Prior to playing a stroke or making a practice swing, the player should ensure that no one is standing close by or in a position to be hit by the club, the ball or any stones, pebbles, twigs or the like which may be moved by the stroke or swing.

The player who has the honor should be allowed to play before his opponent.

No one should move, talk or stand close to or directly behind the ball or the hole when a player is addressing the ball or making a stroke.

In the interest of all, players should play without delay.

No player should play until the players in the front are out of range.

When the play of a hole has been completed, players should immediately leave the putting green.

In the absence of special rules, two-ball matches should have precedence over and be entitled to pass any three-or four-ball match, which should invite them through.

A single player has no standing and should give way to a match of any kind.

Any match playing a whole round is entitled to pass a match playing a shorter round.

If a match fails to keep its place on the course and loses more than one clear hole on the players in front, it should invite the match following to pass.

Maintaining a golf course is a very expensive affair and all golfers should look after it as though it were their own. Here are a few tips.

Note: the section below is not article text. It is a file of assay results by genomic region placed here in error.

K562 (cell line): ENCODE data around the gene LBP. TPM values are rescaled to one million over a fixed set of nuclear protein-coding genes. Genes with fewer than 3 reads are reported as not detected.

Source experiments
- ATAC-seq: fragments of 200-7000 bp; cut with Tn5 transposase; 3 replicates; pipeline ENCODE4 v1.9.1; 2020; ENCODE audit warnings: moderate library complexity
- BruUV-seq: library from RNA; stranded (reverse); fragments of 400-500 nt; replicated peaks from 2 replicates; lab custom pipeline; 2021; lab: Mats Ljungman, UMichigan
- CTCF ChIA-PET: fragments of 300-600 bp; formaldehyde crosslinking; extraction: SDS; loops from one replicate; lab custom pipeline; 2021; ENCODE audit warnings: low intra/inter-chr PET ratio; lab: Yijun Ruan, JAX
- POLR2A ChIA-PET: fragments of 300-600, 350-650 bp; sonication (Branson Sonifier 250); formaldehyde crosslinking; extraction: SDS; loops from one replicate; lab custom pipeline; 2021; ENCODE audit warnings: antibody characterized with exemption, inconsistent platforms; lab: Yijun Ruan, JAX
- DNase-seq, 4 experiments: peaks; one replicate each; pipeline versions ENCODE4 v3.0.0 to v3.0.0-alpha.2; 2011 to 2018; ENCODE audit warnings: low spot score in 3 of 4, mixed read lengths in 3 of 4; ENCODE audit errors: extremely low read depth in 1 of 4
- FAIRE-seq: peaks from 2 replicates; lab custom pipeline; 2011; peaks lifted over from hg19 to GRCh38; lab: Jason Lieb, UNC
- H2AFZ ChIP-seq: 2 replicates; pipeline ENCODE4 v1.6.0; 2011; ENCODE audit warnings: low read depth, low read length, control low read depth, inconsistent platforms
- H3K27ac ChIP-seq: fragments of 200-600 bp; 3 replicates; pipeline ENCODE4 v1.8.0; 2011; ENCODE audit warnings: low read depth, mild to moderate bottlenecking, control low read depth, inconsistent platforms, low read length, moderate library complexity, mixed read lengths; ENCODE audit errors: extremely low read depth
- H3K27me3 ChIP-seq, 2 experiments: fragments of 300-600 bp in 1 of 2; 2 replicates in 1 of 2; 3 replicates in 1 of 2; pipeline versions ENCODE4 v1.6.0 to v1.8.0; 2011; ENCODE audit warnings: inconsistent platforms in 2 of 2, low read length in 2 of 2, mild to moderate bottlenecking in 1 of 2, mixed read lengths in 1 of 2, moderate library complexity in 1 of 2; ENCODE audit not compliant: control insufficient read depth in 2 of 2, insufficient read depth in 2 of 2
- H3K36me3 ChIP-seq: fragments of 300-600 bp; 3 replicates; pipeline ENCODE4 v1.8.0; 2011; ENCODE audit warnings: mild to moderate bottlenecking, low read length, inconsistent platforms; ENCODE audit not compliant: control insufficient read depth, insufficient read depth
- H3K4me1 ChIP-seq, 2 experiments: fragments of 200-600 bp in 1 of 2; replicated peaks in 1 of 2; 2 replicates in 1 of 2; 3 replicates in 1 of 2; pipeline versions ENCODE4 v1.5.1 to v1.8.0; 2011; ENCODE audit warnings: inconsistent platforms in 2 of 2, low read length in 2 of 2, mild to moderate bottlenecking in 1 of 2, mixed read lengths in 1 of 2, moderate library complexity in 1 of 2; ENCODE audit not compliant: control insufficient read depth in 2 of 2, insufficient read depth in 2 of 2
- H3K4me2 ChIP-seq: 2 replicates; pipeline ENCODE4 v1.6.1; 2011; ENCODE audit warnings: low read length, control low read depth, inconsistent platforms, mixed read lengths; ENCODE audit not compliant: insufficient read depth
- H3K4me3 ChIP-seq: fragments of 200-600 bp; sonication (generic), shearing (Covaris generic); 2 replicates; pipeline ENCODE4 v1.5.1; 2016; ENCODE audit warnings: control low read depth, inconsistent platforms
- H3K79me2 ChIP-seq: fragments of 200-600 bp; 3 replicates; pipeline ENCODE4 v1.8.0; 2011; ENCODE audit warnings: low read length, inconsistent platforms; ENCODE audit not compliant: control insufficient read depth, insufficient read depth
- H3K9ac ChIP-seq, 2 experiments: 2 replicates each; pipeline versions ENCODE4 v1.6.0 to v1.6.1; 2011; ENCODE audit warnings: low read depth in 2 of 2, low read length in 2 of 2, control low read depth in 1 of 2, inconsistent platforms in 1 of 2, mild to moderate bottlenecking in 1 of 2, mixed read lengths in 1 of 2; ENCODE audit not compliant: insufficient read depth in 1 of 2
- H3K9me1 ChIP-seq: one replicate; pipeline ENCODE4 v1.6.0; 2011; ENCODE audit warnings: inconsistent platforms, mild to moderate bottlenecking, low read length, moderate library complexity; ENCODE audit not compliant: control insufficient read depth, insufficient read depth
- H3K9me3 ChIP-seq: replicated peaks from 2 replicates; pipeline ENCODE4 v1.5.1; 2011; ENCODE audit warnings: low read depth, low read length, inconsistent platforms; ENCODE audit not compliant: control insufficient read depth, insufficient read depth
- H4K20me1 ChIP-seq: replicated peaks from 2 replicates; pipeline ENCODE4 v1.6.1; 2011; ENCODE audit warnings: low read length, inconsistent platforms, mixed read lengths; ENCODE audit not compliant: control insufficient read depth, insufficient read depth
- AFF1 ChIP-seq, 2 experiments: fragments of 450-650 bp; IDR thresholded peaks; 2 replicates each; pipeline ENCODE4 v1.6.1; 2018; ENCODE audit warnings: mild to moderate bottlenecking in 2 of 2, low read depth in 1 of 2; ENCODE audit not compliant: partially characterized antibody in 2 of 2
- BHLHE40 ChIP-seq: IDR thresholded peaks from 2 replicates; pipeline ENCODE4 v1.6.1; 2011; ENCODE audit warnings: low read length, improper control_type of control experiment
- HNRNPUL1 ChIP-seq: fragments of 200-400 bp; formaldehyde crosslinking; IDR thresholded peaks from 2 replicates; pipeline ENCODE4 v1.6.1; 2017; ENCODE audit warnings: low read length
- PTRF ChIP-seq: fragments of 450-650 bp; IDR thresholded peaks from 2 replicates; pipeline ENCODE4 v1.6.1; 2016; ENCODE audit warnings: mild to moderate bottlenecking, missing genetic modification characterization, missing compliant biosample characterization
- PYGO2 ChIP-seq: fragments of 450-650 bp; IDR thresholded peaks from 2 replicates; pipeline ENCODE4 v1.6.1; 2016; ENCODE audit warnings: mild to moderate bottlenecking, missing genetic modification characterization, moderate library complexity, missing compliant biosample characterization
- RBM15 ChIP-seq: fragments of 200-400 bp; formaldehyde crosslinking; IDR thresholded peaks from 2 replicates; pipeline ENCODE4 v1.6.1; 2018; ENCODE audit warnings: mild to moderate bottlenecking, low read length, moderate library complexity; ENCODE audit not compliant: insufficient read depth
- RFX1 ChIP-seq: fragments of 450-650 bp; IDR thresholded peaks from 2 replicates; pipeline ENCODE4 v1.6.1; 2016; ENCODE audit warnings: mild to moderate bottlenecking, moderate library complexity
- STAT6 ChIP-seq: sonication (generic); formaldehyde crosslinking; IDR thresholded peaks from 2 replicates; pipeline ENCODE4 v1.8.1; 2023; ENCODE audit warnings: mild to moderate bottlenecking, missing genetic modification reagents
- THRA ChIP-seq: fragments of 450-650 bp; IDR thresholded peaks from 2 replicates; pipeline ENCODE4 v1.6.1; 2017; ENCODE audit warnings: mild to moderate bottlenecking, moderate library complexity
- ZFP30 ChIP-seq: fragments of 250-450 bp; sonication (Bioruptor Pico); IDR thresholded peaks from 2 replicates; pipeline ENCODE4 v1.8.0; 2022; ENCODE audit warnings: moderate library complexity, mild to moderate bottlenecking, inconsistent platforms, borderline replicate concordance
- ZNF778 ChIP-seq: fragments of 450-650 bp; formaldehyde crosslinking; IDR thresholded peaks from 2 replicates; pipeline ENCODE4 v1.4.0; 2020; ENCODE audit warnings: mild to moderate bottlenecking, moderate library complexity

Before leaving a bunker, a player should carefully fill up and smooth over all holes and footprints made by him.

Through the green, (meaning the whole area of the course except the teeing ground and putting green and all hazards on the course) the player should ensure that any turf cut or displaced by him is replaced at once and pressed down and that any damage to the putting green made by a ball is carefully repaired. Damage to the putting green caused by golf shoe spikes should be repaired on completion of the hole.

Players should ensure that, when putting down bags or the flagstick, no damage is done to the putting green and that neither they nor their caddies damage the hole by standing close to it, in handling the flagstick or in removing the ball from the hole. The flagstick should be properly replaced in the hole before the players leave the putting green. Players should not damage the putting green by leaning on their putters, particularly when removing the ball from the hole.

In taking practice swings, players should avoid causing damage to the course, particularly the tees, by removing divots.

Who’s to argue with these rules? After all golf originated from Scotland as the ritual hunting of a small, white furry animal called, surprisingly, the Golf.

Certain clubs in Europe require that you include in your golf bag a book on rules and etiquette.

The dress code must also be observed. No shorts, no jeans, no shirts without collars. The loose end of your shirts have to be tugged in. When in doubt inquire at the club you’re going to play. But in Shanghai people don’t bother so much about the dress code.

Enjoy the game, have fun and good luck.